Illumination

I wanted to be angry
When you started work on the decayed hallways
Lined with dim outlines of emptiness.

Dust filtered down
And the foundations shook;
What a mess you’ve made.

But this is the grace of sight:
Not that I can see the cracks and breaks,
But that through them
I may glimpse the sun.

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Still Learning

They didn’t teach me
How best to express an ache
For people I don’t know,
Or how to help heal a wound
That never closes.

They didn’t teach me
Five steps to fix an evil next door
And a continent away.

But they did teach me how to love
They taught me to stand up
They taught me to be compassionate
Even when I’m afraid.
They taught me grace, grace, grace.

They taught me that no one is perfect
They taught me to listen, carefully.
They taught me “I’m sorry”
And they taught me apologies paired with action.

They taught me to paint with all the colors
Because no one ever made art
Just staring at white paper.

They taught me “all men are created equal”
And Jesus loves me, so He must love you
Just as much.

They taught me so many things

But here I am, still learning.

Never Forget

It’s a sunny and perfect day again,
But this afternoon the airplanes
Remain on their straight paths across the sky.

I see a building with two colors of stone,
And a chronological sea of benches.

I thought never was a long time,
But then fifteen years
Still feels like yesterday.

 

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Bookmarks

Currently: A paint chip, “English Channel”,
From when we considered painting the living room
Some version of navy blue.

Previously: A gum wrapper;
An envelope with a Polish return address;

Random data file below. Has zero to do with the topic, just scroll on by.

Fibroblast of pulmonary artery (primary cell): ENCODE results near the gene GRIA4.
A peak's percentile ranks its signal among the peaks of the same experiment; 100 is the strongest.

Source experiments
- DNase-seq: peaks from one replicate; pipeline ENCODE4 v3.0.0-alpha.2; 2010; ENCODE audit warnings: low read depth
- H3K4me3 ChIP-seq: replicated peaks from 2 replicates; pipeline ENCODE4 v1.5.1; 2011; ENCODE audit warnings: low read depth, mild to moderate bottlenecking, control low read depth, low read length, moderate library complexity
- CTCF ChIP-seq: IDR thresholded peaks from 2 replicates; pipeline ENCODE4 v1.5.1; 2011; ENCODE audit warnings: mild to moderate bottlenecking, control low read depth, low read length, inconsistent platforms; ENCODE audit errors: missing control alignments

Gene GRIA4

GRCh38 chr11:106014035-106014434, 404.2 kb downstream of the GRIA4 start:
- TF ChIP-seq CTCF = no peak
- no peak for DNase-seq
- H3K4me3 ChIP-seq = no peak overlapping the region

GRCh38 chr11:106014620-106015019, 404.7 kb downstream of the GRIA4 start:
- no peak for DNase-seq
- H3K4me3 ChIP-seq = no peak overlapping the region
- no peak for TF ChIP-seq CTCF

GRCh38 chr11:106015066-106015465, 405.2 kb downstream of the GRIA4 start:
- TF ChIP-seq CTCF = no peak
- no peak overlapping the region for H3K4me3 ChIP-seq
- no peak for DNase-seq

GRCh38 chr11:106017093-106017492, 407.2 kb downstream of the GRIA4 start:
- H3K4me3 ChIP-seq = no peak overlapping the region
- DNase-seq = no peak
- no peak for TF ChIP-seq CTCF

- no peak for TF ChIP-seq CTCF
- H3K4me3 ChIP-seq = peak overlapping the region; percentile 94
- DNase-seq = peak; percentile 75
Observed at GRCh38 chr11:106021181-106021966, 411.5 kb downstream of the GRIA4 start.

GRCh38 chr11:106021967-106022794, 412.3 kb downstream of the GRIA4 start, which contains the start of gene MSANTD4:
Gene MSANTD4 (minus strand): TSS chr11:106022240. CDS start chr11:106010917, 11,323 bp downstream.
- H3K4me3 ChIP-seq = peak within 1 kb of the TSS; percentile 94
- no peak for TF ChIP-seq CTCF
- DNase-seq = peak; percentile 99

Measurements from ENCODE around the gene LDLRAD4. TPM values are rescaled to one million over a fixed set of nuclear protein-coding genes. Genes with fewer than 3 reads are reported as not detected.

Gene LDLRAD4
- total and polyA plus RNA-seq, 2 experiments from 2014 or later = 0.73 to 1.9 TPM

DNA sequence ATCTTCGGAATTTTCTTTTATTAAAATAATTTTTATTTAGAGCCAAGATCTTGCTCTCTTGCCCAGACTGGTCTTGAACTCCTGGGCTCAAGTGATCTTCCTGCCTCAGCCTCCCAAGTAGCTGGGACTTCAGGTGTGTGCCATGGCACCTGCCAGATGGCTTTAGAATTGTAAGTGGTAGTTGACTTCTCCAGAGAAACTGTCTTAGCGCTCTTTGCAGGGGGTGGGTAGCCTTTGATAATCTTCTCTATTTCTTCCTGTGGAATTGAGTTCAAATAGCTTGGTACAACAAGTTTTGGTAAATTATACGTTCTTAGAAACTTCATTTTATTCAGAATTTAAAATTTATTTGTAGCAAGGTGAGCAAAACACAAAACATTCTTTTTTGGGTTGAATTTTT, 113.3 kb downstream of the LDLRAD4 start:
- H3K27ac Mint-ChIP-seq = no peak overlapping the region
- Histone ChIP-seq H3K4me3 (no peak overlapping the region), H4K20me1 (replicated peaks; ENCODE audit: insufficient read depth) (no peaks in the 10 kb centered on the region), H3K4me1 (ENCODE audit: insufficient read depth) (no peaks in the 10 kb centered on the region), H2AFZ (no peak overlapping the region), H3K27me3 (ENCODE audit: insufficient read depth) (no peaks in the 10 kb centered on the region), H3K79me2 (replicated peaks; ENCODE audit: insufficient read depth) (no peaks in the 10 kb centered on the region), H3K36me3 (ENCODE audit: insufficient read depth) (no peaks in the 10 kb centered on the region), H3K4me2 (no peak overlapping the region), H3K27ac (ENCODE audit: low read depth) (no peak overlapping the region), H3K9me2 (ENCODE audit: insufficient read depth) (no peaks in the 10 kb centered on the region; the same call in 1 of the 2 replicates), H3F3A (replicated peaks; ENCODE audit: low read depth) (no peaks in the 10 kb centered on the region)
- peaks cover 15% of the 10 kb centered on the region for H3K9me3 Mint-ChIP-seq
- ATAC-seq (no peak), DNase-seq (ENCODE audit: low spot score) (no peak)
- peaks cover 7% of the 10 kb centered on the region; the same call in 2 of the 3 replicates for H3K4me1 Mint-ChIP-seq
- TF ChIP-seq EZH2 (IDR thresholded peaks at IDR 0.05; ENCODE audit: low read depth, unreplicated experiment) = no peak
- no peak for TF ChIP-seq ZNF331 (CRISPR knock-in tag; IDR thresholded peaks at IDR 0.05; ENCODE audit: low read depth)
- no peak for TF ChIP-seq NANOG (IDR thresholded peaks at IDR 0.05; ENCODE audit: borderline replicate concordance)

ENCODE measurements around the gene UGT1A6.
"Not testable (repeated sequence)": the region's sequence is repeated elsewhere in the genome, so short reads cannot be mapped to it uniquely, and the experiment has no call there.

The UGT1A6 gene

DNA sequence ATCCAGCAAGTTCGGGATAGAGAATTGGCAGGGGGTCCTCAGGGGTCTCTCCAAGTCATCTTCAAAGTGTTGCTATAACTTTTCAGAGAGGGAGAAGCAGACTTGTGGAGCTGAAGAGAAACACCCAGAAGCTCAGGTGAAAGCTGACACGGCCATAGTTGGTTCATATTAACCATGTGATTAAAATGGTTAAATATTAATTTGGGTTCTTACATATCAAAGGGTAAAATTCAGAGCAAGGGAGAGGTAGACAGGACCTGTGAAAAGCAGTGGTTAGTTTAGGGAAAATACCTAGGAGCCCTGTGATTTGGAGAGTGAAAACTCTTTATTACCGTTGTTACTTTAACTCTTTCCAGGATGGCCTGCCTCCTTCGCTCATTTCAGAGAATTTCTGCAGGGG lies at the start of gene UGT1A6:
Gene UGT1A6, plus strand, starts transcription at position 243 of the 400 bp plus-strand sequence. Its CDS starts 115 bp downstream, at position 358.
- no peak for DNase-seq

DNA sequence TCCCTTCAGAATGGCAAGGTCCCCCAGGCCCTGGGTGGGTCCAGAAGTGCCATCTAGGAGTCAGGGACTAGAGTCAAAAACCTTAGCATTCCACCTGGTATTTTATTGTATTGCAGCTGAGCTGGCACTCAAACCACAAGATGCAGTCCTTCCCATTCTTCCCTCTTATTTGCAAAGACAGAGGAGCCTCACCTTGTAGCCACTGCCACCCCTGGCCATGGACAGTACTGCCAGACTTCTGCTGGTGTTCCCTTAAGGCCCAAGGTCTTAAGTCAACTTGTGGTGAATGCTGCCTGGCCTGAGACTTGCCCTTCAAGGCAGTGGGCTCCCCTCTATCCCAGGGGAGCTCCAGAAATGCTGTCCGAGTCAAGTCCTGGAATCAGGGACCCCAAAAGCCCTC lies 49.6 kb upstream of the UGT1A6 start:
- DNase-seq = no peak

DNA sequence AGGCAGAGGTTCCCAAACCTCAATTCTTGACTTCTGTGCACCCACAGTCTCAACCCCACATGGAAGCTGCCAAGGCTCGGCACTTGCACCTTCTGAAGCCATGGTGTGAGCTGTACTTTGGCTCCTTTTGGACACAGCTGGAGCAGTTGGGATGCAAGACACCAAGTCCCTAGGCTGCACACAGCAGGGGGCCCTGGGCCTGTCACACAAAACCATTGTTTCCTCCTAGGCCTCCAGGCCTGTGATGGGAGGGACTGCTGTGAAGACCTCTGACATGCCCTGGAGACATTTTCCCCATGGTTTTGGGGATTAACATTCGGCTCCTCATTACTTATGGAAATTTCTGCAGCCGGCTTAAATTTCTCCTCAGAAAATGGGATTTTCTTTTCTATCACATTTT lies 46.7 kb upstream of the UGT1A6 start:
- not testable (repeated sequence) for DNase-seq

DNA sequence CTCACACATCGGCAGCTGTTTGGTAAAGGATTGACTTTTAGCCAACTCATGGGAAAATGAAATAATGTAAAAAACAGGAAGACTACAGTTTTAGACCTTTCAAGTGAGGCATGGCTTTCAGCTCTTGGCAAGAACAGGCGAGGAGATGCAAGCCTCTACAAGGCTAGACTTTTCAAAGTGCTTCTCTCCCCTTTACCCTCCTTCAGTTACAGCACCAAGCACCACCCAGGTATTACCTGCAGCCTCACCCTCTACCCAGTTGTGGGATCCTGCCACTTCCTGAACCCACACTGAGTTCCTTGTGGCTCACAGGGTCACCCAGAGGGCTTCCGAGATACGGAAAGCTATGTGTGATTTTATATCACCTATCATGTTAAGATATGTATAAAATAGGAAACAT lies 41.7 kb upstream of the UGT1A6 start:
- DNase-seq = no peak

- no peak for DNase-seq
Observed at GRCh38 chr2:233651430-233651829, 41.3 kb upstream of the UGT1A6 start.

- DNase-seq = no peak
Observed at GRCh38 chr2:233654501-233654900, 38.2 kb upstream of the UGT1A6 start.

A strip of mint green ribbon;
A ticket I didn’t buy, for a Corinne Bailey Rae concert
Which I never attended.
Once, a hair tie.
Often, ripped corners of old coupons and junk mail.

I have a collection
Of real ones, neat and rectangular,
Complete with tassels and everything.
But rarely do they have the initiative
To be there when I need them,
So instead I fill the pages with bits of life
Snagged from side tables and pockets,
Colorful, folded, and sometimes torn,
But always ready to remind me of where I am.

Driving After Midnight

I don’t remember the very first time
I loved driving at night,
But I recall an early July evening,
When a phone call at 1am snapped me
Out of self-pity and
Took me and my car keys out the door
In search of a gas station for supplies
To help a friend stranded on I-495.
And as I drove there, on the bend
Just before the state line,
I saw what they meant by open road,
And I felt relieved of a worry
I’d refused to consider.

Lately I’m more inclined
To driving highways at night
Without even a plan or destination,
Chasing green signs and red tail lights,
Music playing loud.
Except I don’t sing. I sit and
I think,
And I move faster than usual.
I sit quiet and straight
While the vivacity of the world
Pours through the windows,
Tugging my hair and taking my breath,
And the only choice
Is whether I’ll return home,
Or keep driving–
In the dark but
Between the lines going on forever.